One of the toughest things for leaders to do is to hold their employees accountable. Why? Confrontation is uncomfortable. We’re uncertain how things are going to play out.
So how do you constructively confront an employee and reduce the uncertainty and discomfort? Here’s a roadmap for the accountability conversation:
- Convey the Common Purpose. Show how employee expectations are aligned with the organizations’s goals. Emphasize that you and the employee are allies, not adversaries.
- Confront Reality. Place the facts on the table. Don’t judge the employee’s motivation or their attitude. The focus should be on the performance not the person.
- Offer Support. To engage in a real conversation about performance, you need to disarm the employee. Ask what you can do to help them. It will put them at ease. You don’t have to agree with all their suggestions, just use your best judgment.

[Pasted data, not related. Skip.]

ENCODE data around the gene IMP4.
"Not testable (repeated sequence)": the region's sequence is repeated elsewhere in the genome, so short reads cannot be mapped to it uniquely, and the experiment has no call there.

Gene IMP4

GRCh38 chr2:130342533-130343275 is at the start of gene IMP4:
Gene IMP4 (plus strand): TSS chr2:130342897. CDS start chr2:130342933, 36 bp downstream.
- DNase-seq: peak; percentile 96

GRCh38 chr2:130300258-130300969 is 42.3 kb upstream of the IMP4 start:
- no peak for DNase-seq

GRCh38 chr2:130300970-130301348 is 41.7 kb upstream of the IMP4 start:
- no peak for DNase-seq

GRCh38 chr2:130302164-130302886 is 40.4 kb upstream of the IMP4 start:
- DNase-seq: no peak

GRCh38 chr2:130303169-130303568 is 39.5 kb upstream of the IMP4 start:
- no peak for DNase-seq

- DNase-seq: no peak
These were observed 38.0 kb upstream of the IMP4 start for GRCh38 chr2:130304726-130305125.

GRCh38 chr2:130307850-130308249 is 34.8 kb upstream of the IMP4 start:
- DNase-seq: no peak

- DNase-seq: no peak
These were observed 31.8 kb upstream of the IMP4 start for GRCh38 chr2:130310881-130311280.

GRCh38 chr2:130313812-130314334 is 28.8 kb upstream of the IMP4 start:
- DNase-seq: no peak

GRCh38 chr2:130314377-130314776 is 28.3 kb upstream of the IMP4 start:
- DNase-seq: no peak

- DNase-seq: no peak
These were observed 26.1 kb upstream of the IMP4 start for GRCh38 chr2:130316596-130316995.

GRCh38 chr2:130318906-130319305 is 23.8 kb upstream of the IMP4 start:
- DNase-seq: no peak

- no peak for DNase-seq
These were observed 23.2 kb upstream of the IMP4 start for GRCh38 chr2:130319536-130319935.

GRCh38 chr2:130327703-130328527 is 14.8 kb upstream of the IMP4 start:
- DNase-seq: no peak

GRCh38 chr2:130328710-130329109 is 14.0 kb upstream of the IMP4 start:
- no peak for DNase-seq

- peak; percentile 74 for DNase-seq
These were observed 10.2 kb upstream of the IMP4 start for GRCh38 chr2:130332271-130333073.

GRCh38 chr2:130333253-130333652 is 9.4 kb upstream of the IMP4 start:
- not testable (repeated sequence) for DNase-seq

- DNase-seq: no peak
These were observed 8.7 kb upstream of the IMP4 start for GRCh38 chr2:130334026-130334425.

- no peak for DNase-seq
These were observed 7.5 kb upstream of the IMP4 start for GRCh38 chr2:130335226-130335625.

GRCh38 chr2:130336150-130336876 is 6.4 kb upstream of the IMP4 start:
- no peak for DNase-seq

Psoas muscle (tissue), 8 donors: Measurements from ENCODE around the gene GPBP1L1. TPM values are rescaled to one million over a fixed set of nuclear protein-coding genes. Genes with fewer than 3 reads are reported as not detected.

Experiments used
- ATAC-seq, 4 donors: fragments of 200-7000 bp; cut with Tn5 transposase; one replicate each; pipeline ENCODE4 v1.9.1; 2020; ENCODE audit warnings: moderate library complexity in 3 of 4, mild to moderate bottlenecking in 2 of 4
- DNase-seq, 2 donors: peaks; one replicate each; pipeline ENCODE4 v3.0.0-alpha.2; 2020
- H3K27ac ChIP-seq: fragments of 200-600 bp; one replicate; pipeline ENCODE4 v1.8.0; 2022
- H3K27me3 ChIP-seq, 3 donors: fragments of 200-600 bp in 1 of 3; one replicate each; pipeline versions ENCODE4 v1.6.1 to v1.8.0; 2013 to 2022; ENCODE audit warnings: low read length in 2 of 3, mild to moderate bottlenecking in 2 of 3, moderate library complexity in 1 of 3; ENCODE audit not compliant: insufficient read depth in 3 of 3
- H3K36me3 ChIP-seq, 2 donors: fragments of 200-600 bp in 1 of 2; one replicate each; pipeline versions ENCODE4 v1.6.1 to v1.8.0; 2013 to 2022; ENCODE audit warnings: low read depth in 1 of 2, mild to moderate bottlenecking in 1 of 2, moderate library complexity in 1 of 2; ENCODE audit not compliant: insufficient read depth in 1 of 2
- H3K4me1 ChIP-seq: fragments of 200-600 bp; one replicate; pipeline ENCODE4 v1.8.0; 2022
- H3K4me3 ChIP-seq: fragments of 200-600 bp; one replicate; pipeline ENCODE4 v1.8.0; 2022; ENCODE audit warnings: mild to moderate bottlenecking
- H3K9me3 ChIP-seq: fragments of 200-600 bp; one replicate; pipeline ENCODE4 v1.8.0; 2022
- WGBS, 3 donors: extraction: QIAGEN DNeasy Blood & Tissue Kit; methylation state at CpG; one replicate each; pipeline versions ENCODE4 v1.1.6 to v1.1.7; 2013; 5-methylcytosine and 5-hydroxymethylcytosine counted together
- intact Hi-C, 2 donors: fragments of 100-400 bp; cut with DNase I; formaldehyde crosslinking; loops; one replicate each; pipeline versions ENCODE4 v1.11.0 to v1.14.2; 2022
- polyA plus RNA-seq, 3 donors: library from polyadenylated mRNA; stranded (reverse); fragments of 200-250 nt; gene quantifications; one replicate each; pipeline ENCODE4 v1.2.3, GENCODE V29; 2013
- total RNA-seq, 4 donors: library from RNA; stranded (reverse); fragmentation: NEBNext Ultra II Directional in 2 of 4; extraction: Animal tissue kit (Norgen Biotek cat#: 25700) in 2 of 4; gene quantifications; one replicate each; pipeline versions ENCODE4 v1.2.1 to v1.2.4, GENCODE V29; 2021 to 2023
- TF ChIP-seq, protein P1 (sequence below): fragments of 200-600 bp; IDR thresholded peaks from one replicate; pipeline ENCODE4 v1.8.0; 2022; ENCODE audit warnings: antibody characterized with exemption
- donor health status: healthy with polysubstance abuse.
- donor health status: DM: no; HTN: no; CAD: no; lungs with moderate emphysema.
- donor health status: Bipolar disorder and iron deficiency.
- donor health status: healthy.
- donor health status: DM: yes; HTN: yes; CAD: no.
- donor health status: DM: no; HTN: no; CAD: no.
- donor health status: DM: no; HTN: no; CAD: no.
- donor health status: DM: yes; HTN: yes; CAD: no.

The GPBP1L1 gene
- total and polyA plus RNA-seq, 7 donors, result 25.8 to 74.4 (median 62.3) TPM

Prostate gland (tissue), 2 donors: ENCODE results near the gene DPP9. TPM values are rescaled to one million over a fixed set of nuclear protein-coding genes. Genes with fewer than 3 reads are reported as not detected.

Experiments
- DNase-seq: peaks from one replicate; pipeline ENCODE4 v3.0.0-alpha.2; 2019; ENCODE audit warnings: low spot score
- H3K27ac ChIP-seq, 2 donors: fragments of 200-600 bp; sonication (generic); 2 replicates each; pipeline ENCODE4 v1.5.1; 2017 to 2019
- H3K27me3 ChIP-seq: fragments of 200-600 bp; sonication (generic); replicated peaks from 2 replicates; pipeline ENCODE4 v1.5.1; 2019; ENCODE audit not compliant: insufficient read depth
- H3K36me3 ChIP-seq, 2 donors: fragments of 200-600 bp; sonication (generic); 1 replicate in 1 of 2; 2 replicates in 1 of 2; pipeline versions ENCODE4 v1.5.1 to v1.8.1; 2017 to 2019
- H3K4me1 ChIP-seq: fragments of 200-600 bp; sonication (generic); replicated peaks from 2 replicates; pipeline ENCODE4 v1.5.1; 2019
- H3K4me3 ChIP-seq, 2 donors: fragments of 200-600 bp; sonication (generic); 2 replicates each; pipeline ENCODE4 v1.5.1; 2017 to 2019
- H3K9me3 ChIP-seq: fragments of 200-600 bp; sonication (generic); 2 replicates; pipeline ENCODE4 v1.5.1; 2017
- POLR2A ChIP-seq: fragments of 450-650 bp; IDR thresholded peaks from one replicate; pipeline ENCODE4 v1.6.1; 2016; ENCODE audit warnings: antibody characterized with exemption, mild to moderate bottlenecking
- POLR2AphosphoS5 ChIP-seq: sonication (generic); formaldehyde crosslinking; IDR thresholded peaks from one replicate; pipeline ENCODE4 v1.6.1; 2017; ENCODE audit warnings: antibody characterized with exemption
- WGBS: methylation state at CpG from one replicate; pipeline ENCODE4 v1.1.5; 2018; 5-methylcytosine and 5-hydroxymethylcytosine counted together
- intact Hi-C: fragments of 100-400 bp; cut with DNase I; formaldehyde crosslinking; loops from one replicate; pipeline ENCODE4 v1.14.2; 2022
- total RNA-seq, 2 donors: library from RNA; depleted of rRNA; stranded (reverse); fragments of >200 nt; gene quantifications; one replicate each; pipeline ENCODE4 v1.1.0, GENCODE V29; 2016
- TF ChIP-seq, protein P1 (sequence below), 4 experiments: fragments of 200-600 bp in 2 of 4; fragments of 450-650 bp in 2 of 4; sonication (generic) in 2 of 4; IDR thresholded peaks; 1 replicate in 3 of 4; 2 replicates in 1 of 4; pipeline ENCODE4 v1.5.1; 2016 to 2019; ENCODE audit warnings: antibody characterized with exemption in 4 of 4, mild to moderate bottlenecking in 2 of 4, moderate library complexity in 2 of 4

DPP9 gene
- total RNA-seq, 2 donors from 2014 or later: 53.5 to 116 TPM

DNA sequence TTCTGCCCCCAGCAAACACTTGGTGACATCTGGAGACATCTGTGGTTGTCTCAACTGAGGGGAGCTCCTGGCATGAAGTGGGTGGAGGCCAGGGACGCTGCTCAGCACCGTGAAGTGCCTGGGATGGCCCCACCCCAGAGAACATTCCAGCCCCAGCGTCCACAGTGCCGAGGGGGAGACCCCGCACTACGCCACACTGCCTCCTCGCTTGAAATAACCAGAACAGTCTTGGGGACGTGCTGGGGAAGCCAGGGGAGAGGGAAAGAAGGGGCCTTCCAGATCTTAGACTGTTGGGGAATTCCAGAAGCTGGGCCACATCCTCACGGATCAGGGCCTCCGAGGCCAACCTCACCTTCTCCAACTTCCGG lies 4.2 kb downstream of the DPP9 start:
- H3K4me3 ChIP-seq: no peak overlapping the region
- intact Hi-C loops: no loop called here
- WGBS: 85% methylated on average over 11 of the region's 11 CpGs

- Clearly State Your Expectations. Fuzzy expectations lead to fuzzy results. Clear expectations take the form: what do you expect by when.
- Rigorously Follow-Up. This is the moment of truth. Before you leave, establish a follow-up meeting. Now the employee knows they need to take action.
Accountability isn’t easy. But following a structured process can give you more confidence and make it less uncomfortable.